WASHINGTON – Nearly half the people murdered in the United States each year are black, part of a persistent pattern in which African Americans are disproportionately victimized by violent crime, according to a Justice Department study released Thursday.
The study by the Bureau of Justice Statistics also found that from 2001 to 2005 more than nine out of 10 black murder victims were killed by other blacks, and three out of four were slain with a gun. Blacks, who comprise 13 percent of the population, were victims in 15 percent of nonfatal violent crimes.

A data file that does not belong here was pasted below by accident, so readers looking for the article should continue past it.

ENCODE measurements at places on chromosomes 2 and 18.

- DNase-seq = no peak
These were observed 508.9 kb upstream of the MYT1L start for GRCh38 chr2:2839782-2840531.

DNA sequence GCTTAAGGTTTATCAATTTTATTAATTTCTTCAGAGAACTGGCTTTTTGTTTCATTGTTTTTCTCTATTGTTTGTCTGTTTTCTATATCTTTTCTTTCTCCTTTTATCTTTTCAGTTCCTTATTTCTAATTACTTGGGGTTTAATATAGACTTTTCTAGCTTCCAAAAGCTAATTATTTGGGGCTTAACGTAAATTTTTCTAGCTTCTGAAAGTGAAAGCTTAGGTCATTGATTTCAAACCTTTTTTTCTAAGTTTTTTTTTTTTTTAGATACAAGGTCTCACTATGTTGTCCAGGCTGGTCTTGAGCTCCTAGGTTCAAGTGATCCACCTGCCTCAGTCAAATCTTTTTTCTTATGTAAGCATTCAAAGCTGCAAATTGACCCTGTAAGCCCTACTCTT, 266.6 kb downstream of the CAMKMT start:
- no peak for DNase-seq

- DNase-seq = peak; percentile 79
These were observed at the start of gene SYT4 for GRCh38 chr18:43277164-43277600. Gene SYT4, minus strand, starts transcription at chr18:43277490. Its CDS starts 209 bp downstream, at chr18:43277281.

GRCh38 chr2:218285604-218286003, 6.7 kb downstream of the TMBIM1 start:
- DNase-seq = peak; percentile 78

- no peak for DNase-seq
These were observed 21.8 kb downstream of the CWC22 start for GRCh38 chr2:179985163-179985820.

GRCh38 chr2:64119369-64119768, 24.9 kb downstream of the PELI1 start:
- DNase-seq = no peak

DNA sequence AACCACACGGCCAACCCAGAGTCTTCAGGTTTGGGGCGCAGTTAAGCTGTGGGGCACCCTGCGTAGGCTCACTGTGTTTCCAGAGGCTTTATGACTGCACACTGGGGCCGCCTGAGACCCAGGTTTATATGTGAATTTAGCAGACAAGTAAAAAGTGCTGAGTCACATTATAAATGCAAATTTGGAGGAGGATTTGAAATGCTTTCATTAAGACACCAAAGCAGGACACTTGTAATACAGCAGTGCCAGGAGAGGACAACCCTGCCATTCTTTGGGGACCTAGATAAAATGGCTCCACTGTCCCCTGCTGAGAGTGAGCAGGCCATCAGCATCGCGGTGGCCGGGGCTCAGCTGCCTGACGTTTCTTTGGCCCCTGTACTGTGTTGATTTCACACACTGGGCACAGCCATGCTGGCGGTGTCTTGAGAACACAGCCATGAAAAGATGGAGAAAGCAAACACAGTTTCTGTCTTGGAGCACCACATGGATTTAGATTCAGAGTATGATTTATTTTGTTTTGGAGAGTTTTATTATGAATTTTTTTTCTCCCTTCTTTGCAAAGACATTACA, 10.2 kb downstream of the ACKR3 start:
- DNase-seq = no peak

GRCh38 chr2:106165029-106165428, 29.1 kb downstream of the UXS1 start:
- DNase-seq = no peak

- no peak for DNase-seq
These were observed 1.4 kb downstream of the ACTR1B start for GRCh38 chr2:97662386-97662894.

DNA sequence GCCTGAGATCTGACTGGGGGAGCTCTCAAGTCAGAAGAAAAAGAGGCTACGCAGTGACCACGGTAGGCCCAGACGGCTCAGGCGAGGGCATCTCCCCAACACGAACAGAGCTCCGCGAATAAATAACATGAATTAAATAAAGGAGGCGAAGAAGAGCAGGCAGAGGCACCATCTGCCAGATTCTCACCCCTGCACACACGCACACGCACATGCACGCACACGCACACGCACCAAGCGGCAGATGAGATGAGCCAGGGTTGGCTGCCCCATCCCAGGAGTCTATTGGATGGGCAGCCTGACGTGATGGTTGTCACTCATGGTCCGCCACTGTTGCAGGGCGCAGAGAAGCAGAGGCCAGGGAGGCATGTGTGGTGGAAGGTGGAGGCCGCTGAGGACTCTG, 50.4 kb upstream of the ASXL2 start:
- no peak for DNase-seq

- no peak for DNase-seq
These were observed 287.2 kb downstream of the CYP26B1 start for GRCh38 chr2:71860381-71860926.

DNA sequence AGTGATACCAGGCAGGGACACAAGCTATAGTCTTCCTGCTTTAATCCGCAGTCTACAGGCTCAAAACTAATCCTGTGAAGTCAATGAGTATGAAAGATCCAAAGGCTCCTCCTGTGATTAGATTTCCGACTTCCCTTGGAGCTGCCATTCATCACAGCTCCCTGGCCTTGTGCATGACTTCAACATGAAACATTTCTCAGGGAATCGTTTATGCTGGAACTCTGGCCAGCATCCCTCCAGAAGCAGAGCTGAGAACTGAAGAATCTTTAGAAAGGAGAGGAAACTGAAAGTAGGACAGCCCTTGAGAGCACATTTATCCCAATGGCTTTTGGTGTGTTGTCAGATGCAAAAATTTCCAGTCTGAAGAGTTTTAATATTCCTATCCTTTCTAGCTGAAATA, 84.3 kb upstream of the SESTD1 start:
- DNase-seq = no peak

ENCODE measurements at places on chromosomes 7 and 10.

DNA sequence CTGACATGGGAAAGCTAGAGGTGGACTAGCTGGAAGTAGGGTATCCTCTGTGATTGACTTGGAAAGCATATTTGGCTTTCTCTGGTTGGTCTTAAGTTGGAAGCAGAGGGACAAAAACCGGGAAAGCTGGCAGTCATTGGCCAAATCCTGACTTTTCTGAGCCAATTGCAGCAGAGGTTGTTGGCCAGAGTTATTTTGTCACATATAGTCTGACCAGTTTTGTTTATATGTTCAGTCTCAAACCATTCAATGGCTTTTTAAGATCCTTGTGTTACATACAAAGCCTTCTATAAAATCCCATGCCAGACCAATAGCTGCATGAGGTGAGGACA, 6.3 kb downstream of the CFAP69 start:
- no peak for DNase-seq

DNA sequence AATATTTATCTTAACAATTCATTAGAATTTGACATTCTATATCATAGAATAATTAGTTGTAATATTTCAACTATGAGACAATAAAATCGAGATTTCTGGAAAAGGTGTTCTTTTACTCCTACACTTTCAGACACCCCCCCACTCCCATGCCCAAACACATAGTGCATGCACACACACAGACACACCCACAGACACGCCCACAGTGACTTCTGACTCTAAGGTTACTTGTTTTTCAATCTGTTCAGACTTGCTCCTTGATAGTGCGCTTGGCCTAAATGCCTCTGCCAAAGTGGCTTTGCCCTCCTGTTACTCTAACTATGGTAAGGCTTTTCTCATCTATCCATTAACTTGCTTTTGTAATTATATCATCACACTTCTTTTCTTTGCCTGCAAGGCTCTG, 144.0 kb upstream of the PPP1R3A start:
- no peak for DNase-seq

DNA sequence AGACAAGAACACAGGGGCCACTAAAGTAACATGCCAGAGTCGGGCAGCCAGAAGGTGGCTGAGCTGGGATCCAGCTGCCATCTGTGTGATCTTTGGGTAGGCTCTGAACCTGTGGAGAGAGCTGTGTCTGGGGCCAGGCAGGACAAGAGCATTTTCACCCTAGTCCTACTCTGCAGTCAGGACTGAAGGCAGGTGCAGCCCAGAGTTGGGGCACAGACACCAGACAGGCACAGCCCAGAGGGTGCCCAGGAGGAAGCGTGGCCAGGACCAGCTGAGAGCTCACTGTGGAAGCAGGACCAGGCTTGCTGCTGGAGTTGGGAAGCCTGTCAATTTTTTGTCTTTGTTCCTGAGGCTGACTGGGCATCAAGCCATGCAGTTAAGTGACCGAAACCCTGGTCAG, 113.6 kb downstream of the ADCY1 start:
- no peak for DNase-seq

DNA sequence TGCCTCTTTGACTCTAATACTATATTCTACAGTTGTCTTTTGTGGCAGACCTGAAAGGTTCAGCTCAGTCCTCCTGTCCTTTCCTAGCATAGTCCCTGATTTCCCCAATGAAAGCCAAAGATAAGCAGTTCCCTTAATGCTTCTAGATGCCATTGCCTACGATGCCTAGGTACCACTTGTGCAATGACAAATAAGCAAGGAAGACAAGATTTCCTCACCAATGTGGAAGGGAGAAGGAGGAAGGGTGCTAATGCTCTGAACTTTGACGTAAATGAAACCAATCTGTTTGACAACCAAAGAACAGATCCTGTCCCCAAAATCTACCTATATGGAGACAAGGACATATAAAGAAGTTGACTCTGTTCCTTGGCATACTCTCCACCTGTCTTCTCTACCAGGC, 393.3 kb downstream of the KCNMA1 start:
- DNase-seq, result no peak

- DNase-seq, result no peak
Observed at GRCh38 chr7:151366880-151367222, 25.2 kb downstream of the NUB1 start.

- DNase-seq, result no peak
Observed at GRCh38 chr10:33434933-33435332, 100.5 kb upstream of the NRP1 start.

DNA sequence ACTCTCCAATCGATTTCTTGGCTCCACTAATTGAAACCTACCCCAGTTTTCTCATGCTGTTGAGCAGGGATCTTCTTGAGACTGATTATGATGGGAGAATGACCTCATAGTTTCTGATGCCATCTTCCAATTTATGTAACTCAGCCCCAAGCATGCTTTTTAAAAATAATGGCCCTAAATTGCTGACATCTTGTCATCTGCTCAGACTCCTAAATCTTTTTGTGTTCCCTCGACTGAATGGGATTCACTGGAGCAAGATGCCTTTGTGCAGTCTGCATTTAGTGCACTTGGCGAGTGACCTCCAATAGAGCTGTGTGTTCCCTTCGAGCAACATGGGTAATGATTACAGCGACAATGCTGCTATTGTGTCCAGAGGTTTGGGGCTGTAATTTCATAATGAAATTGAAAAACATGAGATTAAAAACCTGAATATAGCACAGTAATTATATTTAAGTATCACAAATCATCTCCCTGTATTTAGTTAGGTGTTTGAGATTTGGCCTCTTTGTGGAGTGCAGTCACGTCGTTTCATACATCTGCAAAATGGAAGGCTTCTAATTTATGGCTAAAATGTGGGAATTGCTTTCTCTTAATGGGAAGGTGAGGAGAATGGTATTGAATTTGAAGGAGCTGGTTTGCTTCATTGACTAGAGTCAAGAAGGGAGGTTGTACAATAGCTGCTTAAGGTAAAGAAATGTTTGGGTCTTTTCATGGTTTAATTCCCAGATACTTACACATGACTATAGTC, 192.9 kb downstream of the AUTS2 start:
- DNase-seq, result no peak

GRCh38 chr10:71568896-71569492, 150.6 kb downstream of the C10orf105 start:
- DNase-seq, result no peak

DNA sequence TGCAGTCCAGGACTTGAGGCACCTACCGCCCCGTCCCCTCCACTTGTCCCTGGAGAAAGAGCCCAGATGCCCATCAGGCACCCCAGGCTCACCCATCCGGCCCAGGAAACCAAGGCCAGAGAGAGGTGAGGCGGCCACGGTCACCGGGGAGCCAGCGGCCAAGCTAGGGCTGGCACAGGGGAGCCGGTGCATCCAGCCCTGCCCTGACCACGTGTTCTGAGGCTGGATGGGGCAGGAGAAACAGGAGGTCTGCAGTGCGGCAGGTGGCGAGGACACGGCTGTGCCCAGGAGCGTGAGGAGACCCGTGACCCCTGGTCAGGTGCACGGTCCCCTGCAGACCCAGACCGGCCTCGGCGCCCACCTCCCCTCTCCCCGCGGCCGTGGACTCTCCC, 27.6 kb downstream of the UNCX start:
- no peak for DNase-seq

The new findings underscore the enduring problem of crime that plagues many African American communities, even during a period when the incidence of violent crime dropped or held steady.
Some experts said the study also illustrates that encounters with criminals are often more likely to turn deadly for black victims than for victims of other races, in part because black victims are more likely to be confronted with firearms.
“Black victimization is a real problem, and it’s often black on black,” said David Harris, a law professor at the University of Toledo who studies crime trends. “That aspect has to be brought into any attempt to address the crime problem, and the community itself must be called into the process.”